JoAnne Skelly: Seed starting mistakes | NevadaAppeal.com

JoAnne Skelly: Seed starting mistakes

JoAnne Skelly

I’m a big fan of Rodale’s “Organic Life.” In it, I found author Sarah West’s article, “The 5 Biggest Seed-Starting Mistakes You’re Making.” Many gardeners start their own seeds each year. Sometimes things don’t go as well as we might like.

The first seed starting problem West writes about is mold, “white hairlike growths on the soil surface,” caused by fungi. A moist seed starting mix is a perfect habitat for various fungi. To reduce mold, the mix needs to drain well, yet still hold just enough water for seedling development. In addition, crowded seedlings limit air circulation, which allows mold to develop. West recommends using cell flats and planting only one seed per cell to provide more space around each seedling. She also suggests placing a small fan near the seedlings, to keep air circulating, without “blowing directly at seedlings.”

Mold isn’t the only problem caused by fungi in wet soil. Damping-off disease is another fungal problem common to seeds and seedlings. Because of this disease, seeds may rot before germination. Or seedlings may not come up or may die soon after poking their first leaves out of the soil, or shoots may simply collapse. The solutions are to sterilize all planting trays and containers prior to planting. Then plant seeds in a pasteurized or steam-treated potting mix. Once you plant the seeds, keep the soil slightly moist by misting it regularly, without making it soggy. Finally, remove any plastic cover from the seed trays as soon as the seeds sprout.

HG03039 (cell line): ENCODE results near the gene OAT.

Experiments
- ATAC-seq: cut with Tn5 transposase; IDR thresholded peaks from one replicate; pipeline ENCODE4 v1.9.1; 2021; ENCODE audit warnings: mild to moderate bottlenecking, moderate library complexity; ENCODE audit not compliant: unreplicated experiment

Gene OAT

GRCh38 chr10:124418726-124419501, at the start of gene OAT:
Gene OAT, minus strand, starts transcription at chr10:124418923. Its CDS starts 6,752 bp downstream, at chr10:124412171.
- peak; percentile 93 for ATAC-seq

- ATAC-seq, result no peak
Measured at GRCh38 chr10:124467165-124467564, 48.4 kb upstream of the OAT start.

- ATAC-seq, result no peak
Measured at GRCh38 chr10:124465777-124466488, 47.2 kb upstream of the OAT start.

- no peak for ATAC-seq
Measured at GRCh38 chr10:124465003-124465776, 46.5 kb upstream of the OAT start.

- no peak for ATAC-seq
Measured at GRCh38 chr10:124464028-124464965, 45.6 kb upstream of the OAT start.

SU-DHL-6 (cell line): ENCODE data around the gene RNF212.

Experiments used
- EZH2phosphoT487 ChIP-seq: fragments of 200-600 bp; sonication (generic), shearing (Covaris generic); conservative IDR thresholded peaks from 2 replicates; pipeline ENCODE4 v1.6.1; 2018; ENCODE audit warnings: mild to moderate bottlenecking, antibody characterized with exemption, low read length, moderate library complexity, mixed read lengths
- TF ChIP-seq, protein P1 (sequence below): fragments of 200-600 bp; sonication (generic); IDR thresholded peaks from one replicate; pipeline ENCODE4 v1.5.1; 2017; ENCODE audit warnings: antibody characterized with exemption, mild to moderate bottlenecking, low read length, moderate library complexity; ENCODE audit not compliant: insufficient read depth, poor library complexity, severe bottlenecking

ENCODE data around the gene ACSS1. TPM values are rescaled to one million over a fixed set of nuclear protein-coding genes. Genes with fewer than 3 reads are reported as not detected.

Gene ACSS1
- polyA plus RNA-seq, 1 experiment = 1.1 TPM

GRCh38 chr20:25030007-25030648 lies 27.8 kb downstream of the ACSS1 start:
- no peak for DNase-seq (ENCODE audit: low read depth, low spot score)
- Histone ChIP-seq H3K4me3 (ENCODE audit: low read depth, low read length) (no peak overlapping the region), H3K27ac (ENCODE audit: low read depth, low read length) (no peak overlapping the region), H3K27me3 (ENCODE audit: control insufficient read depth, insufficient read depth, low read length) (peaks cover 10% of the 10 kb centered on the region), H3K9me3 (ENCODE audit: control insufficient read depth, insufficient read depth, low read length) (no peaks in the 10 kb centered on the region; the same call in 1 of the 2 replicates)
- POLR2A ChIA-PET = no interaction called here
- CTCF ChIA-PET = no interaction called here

I’ve written about fungus gnats before, and West agrees they are a problem when starting seeds in wet soil. Again, the answer is to keep the soil somewhat moist, but not too wet. She suggests that after the seeds have sprouted, “let the top 1/4-inch of soil dry out between waterings.”

A common mistake in starting seeds is to plant them at the wrong depth. All seed packets list the proper planting depth for a reason. Another issue can be the age of the seeds. “If you’re doing everything right and your seeds still won’t sprout, they may be too old,” said West. Check the date of the seeds on the packet. While some seeds may last for years beyond the listed date, if they were stored properly, fewer and fewer seeds will be viable and you may waste your effort.

For more information on seed starting and other interesting articles, go to http://www.rodalesorganiclife.com.

JoAnne Skelly is Associate Professor & Extension Educator, Emerita at University of Nevada Cooperative Extension. She can be reached at skellyj@unce.unr.edu.